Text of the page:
Flood victim recalls 2007 crisis in Gloucestershire

Leia Rosenberg
Image caption Leia Rosenberg's home in Longlevens flooded in June and July, 2007

On 20 July, 2007, heavy rain and flooding in Gloucestershire led to the start of a crisis that lasted for weeks.

Some 2,000 people spent the night in emergency centres and hundreds of motorists were left stranded on the M5 by rising floodwater across the county.

It was the second time in a month that Leia Rosenberg, 33, had had to evacuate her Longlevens home. She explains how the crisis led to a life-changing experience.

25 June, 2007

"Thinking back to the first flood I was simply not prepared. My house had become an island and panic kicked in.

I woke my children and my first thought was getting them changed and out of the house to safety.

After I called my childminder and explained the situation, I took them out the back of the house along the embankment by the bypass and through the adjoining field where she collected them and took them to her place for breakfast and to get them to school.

I moved as much as I possibly could carry on my own up the stairs and stood in my doorway, along with my next door neighbour, feeling totally helpless and simply just waiting for the water to come into my house.

Image caption Water was waist-deep in parts of Buttermere Close in Longlevens

A short while later the water was flowing through the front door and I was informed by fire officers - who had arrived - that I had to leave my property on grounds of safety.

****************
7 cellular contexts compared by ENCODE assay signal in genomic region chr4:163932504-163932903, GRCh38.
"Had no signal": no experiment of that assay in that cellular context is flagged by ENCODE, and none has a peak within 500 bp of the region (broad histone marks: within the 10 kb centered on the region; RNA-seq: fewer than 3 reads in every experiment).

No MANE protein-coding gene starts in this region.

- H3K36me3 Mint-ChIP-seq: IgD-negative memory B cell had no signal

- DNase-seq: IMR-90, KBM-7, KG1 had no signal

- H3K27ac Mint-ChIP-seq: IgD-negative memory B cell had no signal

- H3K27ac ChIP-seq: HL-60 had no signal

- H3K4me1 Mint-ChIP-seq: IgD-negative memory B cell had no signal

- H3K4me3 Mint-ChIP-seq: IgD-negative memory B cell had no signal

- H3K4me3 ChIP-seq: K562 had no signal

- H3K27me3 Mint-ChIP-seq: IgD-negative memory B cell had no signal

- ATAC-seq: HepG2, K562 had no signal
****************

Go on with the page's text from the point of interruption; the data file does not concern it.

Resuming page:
I locked the door, took my handbag and insurance details and waded out of my home in waters up to my waist.

I reached dry land, and that was it. I was left all alone with nowhere to go as my parents were on holiday and most people were at work.

The fire brigade said that they didn't know what I was supposed to do - their job was to preserve life.

I walked through Longlevens, soaking wet and totally in shock.

Fortunately a close friend of mine left work and took me to her house for a hot shower and food. At the time, I felt totally and utterly helpless and lost.

For many people their home is their sanctuary, a place to retreat, but for me this had gone.

Image caption It took six months to dry out and then refurbish the home

The rest of that day was spent calling insurance companies and dealing with the practicalities of the situation.

20 July, 2007

Once I had been through the process of loss adjusters, installing driers, and the house being gutted, the rain came again - but this time it was worse.

I couldn't believe it was happening again.

The whole drying process started all over again and I had to complete another insurance claim.

Usually one refurbishes one room at a time, but picking colours and kitchen units and furniture for the whole downstairs of the property was very stressful, especially for someone who is a self-confessed perfectionist.

We finally moved back home in the December after spending six months living with my parents. It was a very strange feeling.

The following New Year's Eve we had a party and it was great.

The whole housing estate had pulled together and pulled each other through, and the party celebrated new starts and new friendships.

Image caption Picking colours, kitchen units and furniture for the property "was very stressful"

The floods, combined with many other adversities that I have had to deal with in my lifetime, made me re-evaluate the direction that my life was taking.

I saw a counsellor for a period of time and I also started losing my hair due to a delayed stress reaction to the floods.

It was a counselling course with Listening Post in Gloucester that became my life-changing experience.

I left my job, which was simply just that, to pursue a passion and took a place at the University of Worcester for a degree in counselling psychology.

Now my ambition is to work with people who suffer with mental health problems."

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